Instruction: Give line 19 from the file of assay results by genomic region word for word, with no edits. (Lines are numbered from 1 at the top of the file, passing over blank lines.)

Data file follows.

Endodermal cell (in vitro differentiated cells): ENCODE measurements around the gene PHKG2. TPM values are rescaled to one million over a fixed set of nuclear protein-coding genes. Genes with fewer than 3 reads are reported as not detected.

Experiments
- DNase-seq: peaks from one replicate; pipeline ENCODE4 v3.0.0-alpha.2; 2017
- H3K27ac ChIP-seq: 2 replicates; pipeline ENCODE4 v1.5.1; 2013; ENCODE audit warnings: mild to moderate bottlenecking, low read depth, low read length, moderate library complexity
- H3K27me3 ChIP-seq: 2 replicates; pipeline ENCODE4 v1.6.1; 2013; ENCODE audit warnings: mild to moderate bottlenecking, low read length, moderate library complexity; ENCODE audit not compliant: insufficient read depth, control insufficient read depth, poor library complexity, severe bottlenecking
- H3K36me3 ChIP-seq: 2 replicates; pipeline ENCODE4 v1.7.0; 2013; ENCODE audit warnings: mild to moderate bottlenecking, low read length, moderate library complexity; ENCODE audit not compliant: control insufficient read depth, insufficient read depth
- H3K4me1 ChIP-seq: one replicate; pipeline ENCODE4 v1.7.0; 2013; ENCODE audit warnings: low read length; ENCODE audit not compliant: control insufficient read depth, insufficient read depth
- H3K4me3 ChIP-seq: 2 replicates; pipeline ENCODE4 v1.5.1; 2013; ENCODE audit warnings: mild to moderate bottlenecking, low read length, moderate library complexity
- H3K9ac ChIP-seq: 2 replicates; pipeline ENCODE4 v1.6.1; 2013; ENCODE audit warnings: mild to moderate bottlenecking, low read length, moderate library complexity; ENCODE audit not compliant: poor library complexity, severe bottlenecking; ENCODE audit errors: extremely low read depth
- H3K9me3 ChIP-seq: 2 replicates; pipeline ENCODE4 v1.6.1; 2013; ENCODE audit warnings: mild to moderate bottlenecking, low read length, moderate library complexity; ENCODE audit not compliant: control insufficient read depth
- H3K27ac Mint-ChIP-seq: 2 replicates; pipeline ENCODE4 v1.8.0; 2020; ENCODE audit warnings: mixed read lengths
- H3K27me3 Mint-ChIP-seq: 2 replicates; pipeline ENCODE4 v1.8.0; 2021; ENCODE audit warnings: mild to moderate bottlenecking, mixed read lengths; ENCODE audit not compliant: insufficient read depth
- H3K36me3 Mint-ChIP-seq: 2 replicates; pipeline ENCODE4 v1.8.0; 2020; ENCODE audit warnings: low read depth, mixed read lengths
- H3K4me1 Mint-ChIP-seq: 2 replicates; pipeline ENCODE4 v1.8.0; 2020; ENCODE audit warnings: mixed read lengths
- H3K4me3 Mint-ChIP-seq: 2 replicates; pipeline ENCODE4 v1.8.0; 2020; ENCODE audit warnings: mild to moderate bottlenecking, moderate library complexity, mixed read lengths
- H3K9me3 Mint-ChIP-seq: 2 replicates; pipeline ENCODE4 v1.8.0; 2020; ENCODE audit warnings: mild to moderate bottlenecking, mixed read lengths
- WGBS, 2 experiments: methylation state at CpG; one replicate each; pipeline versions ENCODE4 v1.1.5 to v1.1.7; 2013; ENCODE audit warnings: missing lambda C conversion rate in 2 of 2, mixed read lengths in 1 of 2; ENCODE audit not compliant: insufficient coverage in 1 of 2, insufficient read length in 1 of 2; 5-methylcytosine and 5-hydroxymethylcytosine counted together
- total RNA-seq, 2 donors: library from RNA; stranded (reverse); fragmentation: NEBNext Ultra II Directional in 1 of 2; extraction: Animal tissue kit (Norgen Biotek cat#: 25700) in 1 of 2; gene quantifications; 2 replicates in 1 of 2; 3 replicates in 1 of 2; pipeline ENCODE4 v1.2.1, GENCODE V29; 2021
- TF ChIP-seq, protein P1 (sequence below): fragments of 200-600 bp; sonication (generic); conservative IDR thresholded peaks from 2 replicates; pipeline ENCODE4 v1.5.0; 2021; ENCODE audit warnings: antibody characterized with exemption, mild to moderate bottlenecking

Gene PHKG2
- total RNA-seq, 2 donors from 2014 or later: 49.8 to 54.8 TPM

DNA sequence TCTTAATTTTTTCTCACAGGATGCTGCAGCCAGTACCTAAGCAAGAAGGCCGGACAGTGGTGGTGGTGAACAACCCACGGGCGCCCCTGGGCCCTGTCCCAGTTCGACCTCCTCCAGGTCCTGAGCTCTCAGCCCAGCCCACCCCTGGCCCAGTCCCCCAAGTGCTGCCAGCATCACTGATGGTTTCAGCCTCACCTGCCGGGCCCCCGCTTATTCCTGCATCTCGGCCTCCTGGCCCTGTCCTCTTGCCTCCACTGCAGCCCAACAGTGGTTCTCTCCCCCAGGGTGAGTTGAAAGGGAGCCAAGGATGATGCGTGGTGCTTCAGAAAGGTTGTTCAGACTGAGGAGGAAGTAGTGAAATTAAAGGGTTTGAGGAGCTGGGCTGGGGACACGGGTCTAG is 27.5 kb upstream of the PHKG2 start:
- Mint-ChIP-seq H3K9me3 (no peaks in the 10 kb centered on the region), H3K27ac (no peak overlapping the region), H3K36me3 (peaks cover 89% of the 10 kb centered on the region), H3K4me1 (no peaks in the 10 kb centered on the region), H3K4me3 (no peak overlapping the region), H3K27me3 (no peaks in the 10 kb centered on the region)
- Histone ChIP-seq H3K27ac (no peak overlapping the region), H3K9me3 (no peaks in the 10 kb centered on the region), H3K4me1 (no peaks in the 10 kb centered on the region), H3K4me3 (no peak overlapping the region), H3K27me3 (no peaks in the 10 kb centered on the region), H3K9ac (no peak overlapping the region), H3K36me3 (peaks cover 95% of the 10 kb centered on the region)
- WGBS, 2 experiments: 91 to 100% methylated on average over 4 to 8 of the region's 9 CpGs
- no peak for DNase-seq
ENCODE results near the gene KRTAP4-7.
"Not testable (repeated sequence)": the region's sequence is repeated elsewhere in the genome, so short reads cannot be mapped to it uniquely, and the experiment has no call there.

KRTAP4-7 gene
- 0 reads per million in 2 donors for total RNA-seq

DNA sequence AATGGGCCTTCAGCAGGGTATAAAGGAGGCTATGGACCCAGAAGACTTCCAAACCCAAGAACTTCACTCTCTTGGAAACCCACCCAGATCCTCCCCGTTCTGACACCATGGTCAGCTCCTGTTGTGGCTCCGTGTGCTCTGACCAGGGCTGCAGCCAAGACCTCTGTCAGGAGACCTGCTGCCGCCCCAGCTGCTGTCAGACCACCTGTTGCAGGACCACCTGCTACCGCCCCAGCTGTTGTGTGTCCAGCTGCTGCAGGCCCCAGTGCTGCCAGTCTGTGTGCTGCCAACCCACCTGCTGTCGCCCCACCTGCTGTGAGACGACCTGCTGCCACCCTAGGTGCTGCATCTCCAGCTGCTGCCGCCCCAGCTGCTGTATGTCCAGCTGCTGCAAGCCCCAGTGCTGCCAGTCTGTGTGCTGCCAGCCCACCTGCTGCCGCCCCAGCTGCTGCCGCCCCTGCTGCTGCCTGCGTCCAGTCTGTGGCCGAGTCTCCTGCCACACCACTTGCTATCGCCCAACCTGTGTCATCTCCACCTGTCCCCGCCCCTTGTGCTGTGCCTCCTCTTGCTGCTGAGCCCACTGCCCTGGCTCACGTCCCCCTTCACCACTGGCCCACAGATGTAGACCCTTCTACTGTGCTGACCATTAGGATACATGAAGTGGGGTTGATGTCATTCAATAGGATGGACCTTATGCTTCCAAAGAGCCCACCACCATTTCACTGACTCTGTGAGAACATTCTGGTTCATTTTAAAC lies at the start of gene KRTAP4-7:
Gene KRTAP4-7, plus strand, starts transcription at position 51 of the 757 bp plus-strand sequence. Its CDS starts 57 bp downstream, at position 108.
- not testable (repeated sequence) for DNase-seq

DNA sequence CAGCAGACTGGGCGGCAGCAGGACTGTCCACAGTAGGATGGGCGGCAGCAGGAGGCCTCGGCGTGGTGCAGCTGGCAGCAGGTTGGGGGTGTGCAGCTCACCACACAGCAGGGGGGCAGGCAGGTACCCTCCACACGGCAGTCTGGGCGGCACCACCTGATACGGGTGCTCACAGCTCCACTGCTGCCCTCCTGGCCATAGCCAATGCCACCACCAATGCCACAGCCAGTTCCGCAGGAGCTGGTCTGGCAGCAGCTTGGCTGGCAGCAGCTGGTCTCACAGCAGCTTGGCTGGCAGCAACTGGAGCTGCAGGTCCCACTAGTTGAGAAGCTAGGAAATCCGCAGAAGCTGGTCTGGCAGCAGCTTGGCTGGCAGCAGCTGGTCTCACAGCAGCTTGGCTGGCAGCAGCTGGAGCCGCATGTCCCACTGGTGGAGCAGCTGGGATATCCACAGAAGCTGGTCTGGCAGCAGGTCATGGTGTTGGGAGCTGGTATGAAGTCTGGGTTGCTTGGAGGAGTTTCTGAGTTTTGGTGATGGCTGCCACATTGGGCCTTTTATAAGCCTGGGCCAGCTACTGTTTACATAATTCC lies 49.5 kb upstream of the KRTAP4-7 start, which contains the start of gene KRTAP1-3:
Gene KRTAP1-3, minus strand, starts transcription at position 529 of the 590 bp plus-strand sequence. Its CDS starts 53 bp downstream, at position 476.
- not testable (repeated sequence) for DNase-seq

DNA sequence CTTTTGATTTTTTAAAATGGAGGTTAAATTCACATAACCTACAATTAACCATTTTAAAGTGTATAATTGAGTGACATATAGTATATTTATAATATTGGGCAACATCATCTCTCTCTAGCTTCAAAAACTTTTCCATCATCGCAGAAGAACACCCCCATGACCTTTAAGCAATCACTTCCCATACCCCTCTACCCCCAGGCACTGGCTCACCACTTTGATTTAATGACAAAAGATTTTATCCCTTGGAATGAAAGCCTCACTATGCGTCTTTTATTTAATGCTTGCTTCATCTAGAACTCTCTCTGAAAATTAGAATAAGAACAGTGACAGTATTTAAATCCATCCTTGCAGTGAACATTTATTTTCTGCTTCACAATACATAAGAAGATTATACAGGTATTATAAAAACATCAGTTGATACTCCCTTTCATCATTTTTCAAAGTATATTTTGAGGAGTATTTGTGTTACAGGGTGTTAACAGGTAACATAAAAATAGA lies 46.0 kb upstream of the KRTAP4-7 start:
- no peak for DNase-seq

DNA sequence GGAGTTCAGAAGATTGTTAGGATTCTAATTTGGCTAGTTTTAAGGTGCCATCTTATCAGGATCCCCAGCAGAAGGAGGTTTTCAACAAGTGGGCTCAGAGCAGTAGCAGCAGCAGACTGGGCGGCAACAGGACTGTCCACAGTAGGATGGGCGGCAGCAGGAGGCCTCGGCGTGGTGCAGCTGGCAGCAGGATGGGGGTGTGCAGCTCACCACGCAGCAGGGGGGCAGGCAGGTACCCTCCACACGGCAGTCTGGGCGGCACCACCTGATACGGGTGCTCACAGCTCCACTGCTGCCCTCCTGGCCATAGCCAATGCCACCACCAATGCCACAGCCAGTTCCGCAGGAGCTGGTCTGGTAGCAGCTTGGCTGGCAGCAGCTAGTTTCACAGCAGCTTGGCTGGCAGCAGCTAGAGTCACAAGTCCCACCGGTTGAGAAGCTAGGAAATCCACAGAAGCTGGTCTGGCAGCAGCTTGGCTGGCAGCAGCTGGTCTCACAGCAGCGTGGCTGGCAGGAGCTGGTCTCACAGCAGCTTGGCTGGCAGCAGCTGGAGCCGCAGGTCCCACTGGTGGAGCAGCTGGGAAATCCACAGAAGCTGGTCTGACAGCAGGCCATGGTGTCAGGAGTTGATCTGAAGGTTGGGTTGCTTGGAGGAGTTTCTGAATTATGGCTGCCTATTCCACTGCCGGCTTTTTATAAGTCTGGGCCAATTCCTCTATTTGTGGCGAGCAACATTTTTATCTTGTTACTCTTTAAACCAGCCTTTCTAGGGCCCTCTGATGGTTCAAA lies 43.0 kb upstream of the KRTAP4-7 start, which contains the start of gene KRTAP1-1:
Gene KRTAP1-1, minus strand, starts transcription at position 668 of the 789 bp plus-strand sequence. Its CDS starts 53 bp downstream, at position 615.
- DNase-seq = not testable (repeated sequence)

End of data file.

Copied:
- TF ChIP-seq, protein P1 (sequence below): fragments of 200-600 bp; sonication (generic); conservative IDR thresholded peaks from 2 replicates; pipeline ENCODE4 v1.5.0; 2021; ENCODE audit warnings: antibody characterized with exemption, mild to moderate bottlenecking